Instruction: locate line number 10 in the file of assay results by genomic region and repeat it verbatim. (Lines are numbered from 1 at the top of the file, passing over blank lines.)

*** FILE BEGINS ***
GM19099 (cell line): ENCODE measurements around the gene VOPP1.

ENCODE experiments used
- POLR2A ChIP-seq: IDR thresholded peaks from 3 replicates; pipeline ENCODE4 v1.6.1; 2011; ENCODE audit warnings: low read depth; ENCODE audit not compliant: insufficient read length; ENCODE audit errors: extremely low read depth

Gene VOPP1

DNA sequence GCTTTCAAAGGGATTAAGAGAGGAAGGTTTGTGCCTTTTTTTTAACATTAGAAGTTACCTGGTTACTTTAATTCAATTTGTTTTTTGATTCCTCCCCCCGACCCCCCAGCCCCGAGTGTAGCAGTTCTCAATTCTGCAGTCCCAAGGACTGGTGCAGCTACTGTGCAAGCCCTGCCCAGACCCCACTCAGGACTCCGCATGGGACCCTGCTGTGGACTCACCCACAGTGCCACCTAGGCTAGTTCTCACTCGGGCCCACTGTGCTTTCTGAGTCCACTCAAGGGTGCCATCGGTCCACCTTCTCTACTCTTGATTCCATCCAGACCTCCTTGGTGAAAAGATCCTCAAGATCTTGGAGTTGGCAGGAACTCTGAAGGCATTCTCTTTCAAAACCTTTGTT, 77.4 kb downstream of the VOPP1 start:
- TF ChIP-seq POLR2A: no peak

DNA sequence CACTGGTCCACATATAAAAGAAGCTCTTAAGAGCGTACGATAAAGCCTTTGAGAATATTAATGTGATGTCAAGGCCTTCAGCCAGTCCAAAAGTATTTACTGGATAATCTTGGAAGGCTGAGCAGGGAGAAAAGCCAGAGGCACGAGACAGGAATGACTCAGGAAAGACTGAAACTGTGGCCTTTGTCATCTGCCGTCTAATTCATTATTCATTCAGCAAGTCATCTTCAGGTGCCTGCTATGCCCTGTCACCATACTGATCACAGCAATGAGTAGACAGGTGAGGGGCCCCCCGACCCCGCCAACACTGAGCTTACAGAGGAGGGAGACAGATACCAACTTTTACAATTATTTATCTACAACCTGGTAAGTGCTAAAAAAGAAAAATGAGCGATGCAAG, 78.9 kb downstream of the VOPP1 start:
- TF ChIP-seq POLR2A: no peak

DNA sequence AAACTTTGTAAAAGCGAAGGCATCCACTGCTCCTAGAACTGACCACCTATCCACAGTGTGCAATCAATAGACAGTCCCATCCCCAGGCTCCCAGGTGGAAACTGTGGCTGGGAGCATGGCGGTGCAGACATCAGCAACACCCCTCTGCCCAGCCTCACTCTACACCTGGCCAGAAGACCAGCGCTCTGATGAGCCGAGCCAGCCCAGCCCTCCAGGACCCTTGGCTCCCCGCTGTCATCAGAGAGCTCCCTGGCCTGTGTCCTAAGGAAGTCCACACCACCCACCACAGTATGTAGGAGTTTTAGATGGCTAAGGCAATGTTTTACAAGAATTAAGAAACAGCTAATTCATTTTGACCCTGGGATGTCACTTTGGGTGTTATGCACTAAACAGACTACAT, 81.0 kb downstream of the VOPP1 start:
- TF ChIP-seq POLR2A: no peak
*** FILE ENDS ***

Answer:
- TF ChIP-seq POLR2A: no peak